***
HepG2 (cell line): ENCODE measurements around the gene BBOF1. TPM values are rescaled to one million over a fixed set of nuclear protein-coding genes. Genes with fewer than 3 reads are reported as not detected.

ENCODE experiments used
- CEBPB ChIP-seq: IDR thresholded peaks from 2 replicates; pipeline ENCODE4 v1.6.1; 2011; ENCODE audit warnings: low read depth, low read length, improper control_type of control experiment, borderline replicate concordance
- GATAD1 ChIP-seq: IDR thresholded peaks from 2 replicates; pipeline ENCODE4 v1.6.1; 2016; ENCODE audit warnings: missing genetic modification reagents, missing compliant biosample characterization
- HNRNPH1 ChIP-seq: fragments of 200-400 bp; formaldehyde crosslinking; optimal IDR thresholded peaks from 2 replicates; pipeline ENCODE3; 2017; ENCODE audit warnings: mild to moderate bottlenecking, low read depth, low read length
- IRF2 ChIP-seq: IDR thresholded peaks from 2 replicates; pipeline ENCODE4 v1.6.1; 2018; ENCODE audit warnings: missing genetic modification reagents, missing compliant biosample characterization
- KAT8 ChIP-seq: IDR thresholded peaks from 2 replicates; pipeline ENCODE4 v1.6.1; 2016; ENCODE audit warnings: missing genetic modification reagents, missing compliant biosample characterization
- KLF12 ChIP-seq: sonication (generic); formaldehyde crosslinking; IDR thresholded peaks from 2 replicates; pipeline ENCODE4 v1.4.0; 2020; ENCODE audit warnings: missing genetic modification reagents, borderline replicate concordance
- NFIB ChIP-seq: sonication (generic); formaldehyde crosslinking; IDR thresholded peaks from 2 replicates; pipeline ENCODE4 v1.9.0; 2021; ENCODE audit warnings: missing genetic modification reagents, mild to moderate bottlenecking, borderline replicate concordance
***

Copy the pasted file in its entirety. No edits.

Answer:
HepG2 (cell line): ENCODE measurements around the gene BBOF1. TPM values are rescaled to one million over a fixed set of nuclear protein-coding genes. Genes with fewer than 3 reads are reported as not detected.

ENCODE experiments used
- CEBPB ChIP-seq: IDR thresholded peaks from 2 replicates; pipeline ENCODE4 v1.6.1; 2011; ENCODE audit warnings: low read depth, low read length, improper control_type of control experiment, borderline replicate concordance
- GATAD1 ChIP-seq: IDR thresholded peaks from 2 replicates; pipeline ENCODE4 v1.6.1; 2016; ENCODE audit warnings: missing genetic modification reagents, missing compliant biosample characterization
- HNRNPH1 ChIP-seq: fragments of 200-400 bp; formaldehyde crosslinking; optimal IDR thresholded peaks from 2 replicates; pipeline ENCODE3; 2017; ENCODE audit warnings: mild to moderate bottlenecking, low read depth, low read length
- IRF2 ChIP-seq: IDR thresholded peaks from 2 replicates; pipeline ENCODE4 v1.6.1; 2018; ENCODE audit warnings: missing genetic modification reagents, missing compliant biosample characterization
- KAT8 ChIP-seq: IDR thresholded peaks from 2 replicates; pipeline ENCODE4 v1.6.1; 2016; ENCODE audit warnings: missing genetic modification reagents, missing compliant biosample characterization
- KLF12 ChIP-seq: sonication (generic); formaldehyde crosslinking; IDR thresholded peaks from 2 replicates; pipeline ENCODE4 v1.4.0; 2020; ENCODE audit warnings: missing genetic modification reagents, borderline replicate concordance
- NFIB ChIP-seq: sonication (generic); formaldehyde crosslinking; IDR thresholded peaks from 2 replicates; pipeline ENCODE4 v1.9.0; 2021; ENCODE audit warnings: missing genetic modification reagents, mild to moderate bottlenecking, borderline replicate concordance